Today I decided to talk about a topic that's rarely discussed in interior design blogs: money. If you read my last post (my own bedroom interior design project, in renders) you'll have seen that I designed a bespoke fitted wardrobe for the space. What you don't know is that out of my head I could have never guessed the actual cost of fitted wardrobes!
I mean, if I had to guess a chair or table price (knowing the brand) I could give it a try. We can all browse furniture websites and see their prices but bespoke pieces are a different thing. A carpenter cannot give a price list, since every piece is different from the others.
So, let's talk about it: how much is the cost of fitted wardrobes?
I guess the million-dollar question is: are they worth it? If it was for me, I would always recommend designing bespoke pieces. They resolve spatial issues and can make a room functional so that you can use it at its full potential. Because they are only designed for that room, they are in fact the best solution. Also, they are unique for that space and as a consequence, they make it more special and remarkable.
For example, in my own bedroom, I designed a fitted wardrobe that makes use of all space from wall-to-wall and floor-to-ceiling. And it also has an integrated desk with corkboard.
For this particular design, I decided to partner with a couple of carpenters and to ask for real quotations.
The Nitty-gritty of money
The first guy I spoke to is Martin Wells from MW Creative Carpentry. I like him because we share a similar story: he started as an engineering manager to then switch to a more creative job, the carpenter (while I graduated as an engineer and then changed to interior design!). Now he helps his clients change the way they use their space at home and work, for the better.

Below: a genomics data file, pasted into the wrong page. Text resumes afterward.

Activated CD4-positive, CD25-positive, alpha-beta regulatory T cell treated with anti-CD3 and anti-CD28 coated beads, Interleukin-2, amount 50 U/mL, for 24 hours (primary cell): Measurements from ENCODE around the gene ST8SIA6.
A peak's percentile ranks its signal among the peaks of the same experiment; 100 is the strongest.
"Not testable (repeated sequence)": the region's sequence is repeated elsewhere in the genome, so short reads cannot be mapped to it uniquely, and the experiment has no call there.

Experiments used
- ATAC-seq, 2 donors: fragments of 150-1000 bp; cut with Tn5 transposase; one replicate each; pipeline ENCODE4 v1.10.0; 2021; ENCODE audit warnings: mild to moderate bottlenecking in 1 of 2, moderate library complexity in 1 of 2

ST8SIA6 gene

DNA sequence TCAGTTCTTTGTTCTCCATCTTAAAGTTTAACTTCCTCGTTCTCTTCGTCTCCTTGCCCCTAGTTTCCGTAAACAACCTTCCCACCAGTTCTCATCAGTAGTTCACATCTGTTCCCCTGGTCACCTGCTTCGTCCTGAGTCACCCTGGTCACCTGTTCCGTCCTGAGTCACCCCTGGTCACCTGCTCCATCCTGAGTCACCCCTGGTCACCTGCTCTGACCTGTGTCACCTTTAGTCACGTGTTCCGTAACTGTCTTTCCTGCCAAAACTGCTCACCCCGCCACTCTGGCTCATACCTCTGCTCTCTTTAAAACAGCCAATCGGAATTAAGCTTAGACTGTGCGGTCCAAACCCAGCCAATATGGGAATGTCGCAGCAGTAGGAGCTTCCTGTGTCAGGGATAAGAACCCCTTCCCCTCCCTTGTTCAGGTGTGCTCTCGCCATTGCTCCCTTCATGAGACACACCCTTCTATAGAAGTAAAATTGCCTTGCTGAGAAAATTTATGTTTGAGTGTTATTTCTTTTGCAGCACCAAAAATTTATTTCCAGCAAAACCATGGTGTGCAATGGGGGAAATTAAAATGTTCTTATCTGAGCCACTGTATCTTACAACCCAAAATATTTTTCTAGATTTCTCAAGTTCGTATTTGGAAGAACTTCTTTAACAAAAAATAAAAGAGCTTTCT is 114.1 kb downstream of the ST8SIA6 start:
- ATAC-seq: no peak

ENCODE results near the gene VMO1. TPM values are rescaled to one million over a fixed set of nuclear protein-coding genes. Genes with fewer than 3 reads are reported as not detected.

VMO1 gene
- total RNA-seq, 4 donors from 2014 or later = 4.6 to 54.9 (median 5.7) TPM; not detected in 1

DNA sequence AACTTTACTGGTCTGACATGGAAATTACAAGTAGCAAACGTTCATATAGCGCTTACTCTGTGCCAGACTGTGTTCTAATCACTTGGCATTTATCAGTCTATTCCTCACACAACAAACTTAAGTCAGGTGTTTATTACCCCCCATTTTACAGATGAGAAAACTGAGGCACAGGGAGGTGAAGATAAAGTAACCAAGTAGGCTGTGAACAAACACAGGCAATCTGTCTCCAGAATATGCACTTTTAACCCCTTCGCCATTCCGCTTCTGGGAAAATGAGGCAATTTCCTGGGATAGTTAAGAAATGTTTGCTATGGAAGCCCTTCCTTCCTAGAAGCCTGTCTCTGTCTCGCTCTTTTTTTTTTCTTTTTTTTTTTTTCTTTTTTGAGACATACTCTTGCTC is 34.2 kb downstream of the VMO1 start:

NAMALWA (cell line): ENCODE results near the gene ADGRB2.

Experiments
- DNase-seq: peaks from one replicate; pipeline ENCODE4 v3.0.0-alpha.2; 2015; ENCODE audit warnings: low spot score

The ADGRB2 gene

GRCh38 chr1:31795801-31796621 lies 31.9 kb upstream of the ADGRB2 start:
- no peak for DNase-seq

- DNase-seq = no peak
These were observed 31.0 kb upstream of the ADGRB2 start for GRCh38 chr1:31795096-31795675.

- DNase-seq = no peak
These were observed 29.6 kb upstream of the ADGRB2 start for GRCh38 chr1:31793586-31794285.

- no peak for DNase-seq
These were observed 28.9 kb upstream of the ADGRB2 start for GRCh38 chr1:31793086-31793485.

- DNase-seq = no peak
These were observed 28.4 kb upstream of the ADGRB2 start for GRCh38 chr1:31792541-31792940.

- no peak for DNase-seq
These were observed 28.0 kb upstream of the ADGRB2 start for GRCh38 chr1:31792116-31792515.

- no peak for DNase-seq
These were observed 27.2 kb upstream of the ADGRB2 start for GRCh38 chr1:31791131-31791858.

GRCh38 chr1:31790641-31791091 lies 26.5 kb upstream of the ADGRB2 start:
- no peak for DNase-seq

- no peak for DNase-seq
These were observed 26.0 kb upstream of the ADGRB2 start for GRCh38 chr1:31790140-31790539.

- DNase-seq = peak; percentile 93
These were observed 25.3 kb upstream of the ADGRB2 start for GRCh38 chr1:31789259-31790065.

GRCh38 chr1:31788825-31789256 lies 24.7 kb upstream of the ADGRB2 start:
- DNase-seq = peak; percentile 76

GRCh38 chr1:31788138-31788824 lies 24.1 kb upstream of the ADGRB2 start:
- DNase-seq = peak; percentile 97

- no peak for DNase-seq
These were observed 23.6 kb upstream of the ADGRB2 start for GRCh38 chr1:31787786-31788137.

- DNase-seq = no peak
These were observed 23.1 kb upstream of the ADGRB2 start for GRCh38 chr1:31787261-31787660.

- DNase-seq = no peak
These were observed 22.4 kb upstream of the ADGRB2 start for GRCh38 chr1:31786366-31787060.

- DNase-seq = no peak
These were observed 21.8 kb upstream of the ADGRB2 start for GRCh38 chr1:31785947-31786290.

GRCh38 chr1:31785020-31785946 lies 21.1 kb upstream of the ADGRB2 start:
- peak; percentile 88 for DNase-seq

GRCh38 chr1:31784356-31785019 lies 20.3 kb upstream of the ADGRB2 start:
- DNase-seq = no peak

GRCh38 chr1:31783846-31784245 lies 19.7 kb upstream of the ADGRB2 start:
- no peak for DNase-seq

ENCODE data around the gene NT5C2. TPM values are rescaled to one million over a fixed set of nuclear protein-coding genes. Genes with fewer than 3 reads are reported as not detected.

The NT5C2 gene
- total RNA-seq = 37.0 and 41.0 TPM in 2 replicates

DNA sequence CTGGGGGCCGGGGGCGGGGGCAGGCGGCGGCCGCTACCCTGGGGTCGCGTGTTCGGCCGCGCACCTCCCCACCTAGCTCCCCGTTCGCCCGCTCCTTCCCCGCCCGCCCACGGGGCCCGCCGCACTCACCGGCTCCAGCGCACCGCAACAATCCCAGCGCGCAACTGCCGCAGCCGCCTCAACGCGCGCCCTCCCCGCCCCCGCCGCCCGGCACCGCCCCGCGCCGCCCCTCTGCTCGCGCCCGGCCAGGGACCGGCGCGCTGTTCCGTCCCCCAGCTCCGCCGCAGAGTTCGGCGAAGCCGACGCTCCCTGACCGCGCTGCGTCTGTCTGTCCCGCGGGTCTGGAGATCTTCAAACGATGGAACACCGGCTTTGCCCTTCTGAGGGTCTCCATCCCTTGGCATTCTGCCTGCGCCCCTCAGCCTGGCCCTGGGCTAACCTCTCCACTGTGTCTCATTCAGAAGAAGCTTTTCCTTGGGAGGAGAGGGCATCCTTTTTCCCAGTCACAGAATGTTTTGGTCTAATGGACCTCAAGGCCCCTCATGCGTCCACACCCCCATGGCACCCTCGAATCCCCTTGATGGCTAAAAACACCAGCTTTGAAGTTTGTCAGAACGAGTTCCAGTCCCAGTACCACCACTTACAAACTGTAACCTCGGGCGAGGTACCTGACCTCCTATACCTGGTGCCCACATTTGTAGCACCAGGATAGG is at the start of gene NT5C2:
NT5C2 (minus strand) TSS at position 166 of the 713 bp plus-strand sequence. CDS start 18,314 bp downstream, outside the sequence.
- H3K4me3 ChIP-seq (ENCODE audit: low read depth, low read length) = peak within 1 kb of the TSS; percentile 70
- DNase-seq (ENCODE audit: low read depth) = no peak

His quotation for the big wardrobe in moister resistant lacquered timber with an integrated desk was around £4,500 with no VAT to pay.
My second partner for this research is Antonio Amoroso whose father has been a carpenter for over 50 years and runs a family business Falegnameria Amoroso in Adrano, which is a little city in Sicily (close to where I am from).
His quotation came out cheaper, about €2,500 + VAT. But we need to consider that it was based on the local market.
Can I find a decent ready-made alternative?
Of course, there are cheaper alternatives. For example, in this article Cate St Hill describes how to get organised with IKEA PAX wardrobes. She had exactly this issue: she couldn't afford a bespoke solution and found a compromise that in her particular situation works very well.
Obviously the all-white Ikea Pax would never look as good in the bedroom I designed. You wouldn't be able to fill the entire space and to replicate the same colours of the walls. This colour-blocking trick helps the room look bigger because the wardrobe almost disappears. Cate didn't have this issue in her bedroom because her walls are already all white.
What's my verdict? From a renter's point of view, obviously I wouldn't spend that amount of money to go bespoke. But if I was the landlord I would definitely consider it. I'm sure it's an investment that will pay for itself and that will set a high standard for the room.
I'm not saying you should spend that extra money even if you don't have it (I've had to count my pennies a million times too!). But if you can afford it, I truly recommend you to go that way. Improving everyday life through good interior design is an art that needs to be preserved in my opinion.
So, should you go bespoke? That's your call now!